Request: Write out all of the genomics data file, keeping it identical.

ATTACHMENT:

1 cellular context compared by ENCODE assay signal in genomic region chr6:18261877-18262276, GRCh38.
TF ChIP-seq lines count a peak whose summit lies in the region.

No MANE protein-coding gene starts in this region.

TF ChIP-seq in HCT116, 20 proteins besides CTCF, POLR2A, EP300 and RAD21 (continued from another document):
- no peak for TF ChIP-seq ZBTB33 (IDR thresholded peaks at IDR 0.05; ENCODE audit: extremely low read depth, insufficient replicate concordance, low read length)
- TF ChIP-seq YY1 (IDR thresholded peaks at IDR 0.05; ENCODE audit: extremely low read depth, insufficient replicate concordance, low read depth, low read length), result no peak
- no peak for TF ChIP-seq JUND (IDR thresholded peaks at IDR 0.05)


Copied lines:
1 cellular context compared by ENCODE assay signal in genomic region chr6:18261877-18262276, GRCh38.
TF ChIP-seq lines count a peak whose summit lies in the region.

No MANE protein-coding gene starts in this region.

TF ChIP-seq in HCT116, 20 proteins besides CTCF, POLR2A, EP300 and RAD21 (continued from another document):
- no peak for TF ChIP-seq ZBTB33 (IDR thresholded peaks at IDR 0.05; ENCODE audit: extremely low read depth, insufficient replicate concordance, low read length)
- TF ChIP-seq YY1 (IDR thresholded peaks at IDR 0.05; ENCODE audit: extremely low read depth, insufficient replicate concordance, low read depth, low read length), result no peak
- no peak for TF ChIP-seq JUND (IDR thresholded peaks at IDR 0.05)